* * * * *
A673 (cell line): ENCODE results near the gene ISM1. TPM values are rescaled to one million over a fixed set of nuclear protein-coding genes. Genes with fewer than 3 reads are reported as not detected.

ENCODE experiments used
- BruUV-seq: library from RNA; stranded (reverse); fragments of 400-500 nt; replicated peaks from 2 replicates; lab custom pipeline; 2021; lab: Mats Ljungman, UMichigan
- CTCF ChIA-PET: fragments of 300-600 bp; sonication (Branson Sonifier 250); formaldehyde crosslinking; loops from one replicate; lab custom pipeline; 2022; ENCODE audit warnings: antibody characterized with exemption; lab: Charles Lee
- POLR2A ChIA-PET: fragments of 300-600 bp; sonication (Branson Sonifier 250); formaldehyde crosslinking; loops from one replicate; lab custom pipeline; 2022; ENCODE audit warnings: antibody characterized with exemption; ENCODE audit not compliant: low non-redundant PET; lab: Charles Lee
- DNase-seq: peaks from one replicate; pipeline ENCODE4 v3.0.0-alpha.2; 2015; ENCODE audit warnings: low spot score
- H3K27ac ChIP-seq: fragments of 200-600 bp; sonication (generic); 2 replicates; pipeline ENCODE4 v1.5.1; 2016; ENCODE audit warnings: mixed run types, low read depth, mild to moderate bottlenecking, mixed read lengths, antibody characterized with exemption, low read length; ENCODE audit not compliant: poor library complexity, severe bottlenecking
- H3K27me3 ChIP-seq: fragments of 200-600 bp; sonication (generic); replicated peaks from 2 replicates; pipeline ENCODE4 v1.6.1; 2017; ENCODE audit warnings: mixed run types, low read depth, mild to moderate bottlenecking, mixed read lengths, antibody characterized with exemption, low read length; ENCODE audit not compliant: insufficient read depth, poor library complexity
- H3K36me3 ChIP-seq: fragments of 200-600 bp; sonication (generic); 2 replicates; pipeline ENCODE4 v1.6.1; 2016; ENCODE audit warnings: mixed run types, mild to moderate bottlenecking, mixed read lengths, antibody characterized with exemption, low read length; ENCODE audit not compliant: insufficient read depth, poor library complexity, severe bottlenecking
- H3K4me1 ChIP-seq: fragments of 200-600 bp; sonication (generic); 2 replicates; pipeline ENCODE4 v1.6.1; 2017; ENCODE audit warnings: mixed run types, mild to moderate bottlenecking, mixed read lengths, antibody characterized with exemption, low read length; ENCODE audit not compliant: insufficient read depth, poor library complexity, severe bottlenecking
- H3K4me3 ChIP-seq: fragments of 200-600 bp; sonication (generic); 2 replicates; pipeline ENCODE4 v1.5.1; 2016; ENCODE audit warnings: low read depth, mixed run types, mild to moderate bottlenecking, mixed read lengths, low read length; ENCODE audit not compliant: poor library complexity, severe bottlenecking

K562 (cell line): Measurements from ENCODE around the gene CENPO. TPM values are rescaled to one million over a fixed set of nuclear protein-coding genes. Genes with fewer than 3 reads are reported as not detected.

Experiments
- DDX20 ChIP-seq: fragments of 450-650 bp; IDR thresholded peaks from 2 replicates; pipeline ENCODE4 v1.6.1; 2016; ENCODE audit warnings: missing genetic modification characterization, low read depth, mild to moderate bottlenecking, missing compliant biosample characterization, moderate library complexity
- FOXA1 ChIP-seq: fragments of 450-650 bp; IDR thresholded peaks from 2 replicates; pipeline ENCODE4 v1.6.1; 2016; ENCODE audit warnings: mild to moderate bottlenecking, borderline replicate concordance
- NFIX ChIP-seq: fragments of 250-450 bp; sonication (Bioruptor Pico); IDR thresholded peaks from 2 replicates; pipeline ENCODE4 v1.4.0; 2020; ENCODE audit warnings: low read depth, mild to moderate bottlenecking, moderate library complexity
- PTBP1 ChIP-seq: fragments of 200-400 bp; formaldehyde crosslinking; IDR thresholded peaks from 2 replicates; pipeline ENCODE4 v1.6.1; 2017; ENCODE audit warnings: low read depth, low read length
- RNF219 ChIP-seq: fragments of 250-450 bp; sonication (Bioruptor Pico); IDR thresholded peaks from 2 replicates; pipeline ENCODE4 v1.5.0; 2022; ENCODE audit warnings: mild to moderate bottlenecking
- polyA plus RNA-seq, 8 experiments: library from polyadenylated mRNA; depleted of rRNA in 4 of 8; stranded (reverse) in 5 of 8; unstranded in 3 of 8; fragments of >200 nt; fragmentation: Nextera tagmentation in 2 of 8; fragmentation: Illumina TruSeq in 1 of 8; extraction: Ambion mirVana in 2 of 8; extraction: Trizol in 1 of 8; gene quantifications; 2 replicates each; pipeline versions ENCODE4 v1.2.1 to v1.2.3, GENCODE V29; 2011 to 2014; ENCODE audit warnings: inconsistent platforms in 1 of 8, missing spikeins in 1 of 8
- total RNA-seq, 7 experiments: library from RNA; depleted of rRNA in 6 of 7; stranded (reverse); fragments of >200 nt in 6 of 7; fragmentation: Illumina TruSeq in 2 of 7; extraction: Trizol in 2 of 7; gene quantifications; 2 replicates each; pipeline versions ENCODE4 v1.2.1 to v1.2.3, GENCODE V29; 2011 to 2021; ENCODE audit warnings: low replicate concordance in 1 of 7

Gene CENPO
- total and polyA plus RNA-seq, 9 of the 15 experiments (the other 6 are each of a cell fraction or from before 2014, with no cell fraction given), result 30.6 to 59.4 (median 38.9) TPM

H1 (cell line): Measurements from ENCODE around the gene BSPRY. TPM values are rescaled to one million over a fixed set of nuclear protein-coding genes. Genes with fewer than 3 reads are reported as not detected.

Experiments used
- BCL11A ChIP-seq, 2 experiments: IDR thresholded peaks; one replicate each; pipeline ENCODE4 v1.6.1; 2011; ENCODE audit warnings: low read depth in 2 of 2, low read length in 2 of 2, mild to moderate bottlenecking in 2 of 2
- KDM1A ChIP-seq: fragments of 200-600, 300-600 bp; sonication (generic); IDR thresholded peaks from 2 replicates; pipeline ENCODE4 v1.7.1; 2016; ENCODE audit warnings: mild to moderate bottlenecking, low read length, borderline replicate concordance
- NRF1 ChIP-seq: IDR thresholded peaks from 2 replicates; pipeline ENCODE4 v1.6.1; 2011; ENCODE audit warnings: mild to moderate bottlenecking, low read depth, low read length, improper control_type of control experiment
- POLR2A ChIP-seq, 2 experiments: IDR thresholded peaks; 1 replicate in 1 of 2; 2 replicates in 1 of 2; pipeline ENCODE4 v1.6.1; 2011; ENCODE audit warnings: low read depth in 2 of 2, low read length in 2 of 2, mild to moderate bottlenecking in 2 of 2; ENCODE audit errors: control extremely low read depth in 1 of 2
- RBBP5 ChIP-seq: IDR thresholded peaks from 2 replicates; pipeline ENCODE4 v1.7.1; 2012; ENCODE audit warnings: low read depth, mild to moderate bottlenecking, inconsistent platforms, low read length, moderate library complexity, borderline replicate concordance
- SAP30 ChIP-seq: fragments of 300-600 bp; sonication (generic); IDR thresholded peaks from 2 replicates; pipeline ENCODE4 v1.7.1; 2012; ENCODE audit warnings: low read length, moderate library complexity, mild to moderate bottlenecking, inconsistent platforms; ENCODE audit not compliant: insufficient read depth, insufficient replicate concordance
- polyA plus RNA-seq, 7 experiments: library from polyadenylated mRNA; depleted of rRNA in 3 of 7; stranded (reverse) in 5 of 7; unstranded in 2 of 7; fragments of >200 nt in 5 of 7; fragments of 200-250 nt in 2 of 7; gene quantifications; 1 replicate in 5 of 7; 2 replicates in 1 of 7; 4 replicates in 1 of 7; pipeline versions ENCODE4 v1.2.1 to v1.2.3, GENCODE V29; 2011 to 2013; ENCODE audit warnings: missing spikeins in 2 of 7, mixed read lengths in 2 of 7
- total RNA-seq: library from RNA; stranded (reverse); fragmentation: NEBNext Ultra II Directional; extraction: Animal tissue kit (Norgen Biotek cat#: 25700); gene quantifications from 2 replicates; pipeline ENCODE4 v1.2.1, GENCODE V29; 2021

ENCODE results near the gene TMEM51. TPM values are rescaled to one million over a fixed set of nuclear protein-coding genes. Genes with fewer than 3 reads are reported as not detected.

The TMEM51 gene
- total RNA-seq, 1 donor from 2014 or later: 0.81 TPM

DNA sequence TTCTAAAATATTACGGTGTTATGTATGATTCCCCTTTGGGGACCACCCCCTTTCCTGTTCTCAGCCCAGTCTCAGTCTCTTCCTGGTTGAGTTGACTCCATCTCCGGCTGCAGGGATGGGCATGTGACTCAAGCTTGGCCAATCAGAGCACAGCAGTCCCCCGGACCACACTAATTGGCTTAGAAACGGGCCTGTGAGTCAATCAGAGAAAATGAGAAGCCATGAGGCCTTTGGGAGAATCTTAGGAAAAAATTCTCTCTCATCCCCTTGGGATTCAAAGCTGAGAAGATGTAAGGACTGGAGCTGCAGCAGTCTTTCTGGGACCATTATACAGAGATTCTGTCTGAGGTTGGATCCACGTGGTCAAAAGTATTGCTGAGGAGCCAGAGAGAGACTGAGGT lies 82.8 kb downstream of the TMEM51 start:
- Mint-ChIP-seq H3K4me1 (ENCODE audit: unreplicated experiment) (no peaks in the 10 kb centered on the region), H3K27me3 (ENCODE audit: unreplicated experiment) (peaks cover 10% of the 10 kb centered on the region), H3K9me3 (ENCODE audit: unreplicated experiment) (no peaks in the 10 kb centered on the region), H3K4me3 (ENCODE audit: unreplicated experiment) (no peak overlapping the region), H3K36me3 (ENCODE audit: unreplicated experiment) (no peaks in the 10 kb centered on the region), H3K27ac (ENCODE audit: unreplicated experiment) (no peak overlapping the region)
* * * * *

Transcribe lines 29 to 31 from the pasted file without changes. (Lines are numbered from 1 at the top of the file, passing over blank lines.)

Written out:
- RBBP5 ChIP-seq: IDR thresholded peaks from 2 replicates; pipeline ENCODE4 v1.7.1; 2012; ENCODE audit warnings: low read depth, mild to moderate bottlenecking, inconsistent platforms, low read length, moderate library complexity, borderline replicate concordance
- SAP30 ChIP-seq: fragments of 300-600 bp; sonication (generic); IDR thresholded peaks from 2 replicates; pipeline ENCODE4 v1.7.1; 2012; ENCODE audit warnings: low read length, moderate library complexity, mild to moderate bottlenecking, inconsistent platforms; ENCODE audit not compliant: insufficient read depth, insufficient replicate concordance
- polyA plus RNA-seq, 7 experiments: library from polyadenylated mRNA; depleted of rRNA in 3 of 7; stranded (reverse) in 5 of 7; unstranded in 2 of 7; fragments of >200 nt in 5 of 7; fragments of 200-250 nt in 2 of 7; gene quantifications; 1 replicate in 5 of 7; 2 replicates in 1 of 7; 4 replicates in 1 of 7; pipeline versions ENCODE4 v1.2.1 to v1.2.3, GENCODE V29; 2011 to 2013; ENCODE audit warnings: missing spikeins in 2 of 7, mixed read lengths in 2 of 7